b) I am a Libra (with more planets in Libra than should be allowed!) and my father gave me very much the same messages that you give your son, and yet I always felt constitutionally unable to fight as hard as he expected me to, and I’ve thus grown up feeling very much like I suck as a person. It is only in recent years when I finally allowed myself to accept that there are some things that no matter how hard I work at them? I just won’t ever be successful at. And that’s okay. And what’s more, it’s also okay to just refuse to do those things or to beat myself up trying at them anymore. Now, stuff that I actually have a single, solitary shot at actually achieving? Then, yeah, fight, fight, fight. But something that is someone else’s plan for me, something that the world tells me is the important thing? Fuck it. I’m done.

    Boundaries. I’m getting them.

  11. My oldest son had to make up an english class this summer. He is extremely intelligent and failed it the only reason that made sense to me was ge didn’t apply him self even slightly. Was the teacher difficult? Absolutely! Was my son dealing with his parents divorce? Yup! Puberty ? Right again? Cold cuz the furnace was broken? Right again. Guess what? Shizzz happens in life it was horrible but we still have to get up and give life our best. A couple of down days to hide from all of this wouldn’t have caused him to fail it took giving up to fail. I still had to get up and do my best for the kids so when he needed to retake this class this summer he had to pay for it. There’s no reason for me to pay and take away from his siblings.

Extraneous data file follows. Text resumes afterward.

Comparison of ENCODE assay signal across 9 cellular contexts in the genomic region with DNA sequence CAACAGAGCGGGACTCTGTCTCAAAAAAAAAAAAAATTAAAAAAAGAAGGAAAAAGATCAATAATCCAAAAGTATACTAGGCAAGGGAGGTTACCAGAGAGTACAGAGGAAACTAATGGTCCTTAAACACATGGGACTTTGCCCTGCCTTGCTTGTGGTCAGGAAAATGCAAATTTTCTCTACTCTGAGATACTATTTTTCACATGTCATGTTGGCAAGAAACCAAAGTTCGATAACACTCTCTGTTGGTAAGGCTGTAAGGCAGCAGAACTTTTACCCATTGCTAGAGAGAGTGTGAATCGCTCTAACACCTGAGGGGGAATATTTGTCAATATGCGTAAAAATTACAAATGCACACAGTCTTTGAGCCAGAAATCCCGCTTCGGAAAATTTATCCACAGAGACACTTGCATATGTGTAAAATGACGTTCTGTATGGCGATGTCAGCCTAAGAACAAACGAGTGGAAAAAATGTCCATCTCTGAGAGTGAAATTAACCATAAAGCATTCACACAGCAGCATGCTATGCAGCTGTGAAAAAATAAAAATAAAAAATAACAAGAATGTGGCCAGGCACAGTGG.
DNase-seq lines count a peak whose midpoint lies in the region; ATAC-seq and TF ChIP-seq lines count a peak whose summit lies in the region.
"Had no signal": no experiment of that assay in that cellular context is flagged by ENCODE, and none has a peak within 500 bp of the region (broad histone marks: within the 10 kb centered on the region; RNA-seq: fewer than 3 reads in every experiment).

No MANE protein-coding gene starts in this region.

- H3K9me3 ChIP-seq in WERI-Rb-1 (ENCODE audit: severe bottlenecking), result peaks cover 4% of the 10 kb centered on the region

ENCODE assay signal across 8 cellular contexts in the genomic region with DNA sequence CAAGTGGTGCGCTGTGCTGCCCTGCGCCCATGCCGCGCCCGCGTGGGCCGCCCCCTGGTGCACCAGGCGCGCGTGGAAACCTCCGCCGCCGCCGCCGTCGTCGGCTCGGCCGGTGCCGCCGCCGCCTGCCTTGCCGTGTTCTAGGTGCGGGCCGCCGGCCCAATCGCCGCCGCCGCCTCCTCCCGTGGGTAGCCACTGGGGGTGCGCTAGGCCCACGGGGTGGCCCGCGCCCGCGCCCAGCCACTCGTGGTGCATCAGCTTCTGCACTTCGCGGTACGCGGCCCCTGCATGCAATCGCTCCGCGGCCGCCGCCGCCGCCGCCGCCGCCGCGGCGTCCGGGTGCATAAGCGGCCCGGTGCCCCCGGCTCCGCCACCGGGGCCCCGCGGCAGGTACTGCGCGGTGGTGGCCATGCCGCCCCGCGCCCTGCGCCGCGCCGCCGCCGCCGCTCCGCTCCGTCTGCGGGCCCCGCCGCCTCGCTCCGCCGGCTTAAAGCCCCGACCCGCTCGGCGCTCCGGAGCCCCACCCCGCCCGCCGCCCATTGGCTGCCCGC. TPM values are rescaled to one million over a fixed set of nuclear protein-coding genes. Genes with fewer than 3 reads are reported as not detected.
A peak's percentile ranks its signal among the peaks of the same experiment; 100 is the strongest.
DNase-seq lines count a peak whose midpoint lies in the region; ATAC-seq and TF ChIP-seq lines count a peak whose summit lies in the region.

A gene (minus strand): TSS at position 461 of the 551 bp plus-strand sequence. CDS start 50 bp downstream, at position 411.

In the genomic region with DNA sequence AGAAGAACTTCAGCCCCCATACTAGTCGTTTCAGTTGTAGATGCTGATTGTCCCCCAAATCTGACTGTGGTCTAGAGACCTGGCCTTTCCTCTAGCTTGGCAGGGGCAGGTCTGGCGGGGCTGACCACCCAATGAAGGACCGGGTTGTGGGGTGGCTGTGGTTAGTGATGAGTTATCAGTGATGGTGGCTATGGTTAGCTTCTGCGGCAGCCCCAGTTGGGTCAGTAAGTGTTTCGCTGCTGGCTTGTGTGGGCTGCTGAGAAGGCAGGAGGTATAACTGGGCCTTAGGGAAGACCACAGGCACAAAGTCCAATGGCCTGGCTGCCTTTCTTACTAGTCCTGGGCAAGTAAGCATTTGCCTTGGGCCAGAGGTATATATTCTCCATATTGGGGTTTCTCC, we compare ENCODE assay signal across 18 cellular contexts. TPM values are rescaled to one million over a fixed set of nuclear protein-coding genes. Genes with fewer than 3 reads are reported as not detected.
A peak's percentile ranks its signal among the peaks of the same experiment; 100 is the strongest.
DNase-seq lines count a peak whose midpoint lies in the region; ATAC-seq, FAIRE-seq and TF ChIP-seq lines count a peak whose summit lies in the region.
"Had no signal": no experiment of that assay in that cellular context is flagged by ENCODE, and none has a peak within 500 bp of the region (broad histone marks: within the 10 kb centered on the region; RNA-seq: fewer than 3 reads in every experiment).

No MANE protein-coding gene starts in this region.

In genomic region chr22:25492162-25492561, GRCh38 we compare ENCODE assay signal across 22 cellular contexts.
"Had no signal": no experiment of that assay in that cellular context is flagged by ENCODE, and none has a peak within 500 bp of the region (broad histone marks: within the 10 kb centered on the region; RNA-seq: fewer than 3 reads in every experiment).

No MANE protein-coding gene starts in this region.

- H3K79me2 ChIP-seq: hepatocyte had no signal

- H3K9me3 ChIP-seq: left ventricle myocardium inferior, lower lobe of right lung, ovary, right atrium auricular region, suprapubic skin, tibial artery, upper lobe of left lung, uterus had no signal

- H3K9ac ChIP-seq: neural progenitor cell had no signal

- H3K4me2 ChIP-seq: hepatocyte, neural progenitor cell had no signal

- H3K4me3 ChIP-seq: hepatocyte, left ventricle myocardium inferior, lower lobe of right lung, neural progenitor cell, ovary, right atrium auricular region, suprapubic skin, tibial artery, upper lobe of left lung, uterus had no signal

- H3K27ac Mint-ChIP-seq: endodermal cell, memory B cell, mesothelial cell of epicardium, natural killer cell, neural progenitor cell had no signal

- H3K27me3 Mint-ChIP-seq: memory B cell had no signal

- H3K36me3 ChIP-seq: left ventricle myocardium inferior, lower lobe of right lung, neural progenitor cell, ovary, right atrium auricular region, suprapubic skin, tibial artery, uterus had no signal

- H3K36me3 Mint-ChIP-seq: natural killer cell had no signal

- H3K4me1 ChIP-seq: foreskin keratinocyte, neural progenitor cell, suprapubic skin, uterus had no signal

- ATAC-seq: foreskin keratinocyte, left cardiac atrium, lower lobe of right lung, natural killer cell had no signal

The best part was I didn’t even have to say it. He said it himself. I’m proud of him for pulling his head out and taking responsibility.

  12. A population with low self-value is easy to control and manipulate. It is a cash cow for those who sell products that can temporarily fulfill perceived lacks. That’s the game. Most parents have been taught to be careful not to give their children a ‘big head’ so they denigrate them in many ways. Look at our culture. It is not overflowing with those having confidence and competence because those qualities don’t really sell anything. Victim roles win!

    We know that self-value is not based on whether groups or authority figures approve of us. Self-value comes from integrating active and receptive processes toward an appreciation of ourselves.

    Active processes like, risking, experimenting, completing, failing, correcting, accomplishing, and doing. Receptive processes like relaxation, appreciation, evaluation, contemplation, acceptance, and being.

    As Elsa said, its about meeting the challenges and conquering fears, not ripping children down or overly praising them for a job NOT done. The popular trend of every kid gets a blue ribbon for breathing, makes them weak not strong. The ‘game’ likes them weak.

  13. My parents didn’t do this to me. I was poisoned by others, and they’ve been trying to help me to fix that – my parents are the best people in my life (along with my sister).

  14. Great post: food for thought and recipes that get at the heart of your thinking.

    Your recipe for meat sauce and Daisy’s recipes from ’09 made me hungry and made me think of the recipes that were not so much ‘handed’ to me as just part of the roots. There was just me and my brother growing up and Ma’s cooking was built into both of us: stew meats, cooked slow and long in those old deep-well cooker that electric stove used to have. Curry stew or tomato stews made from stew meat from the cows in the valley where we grew up.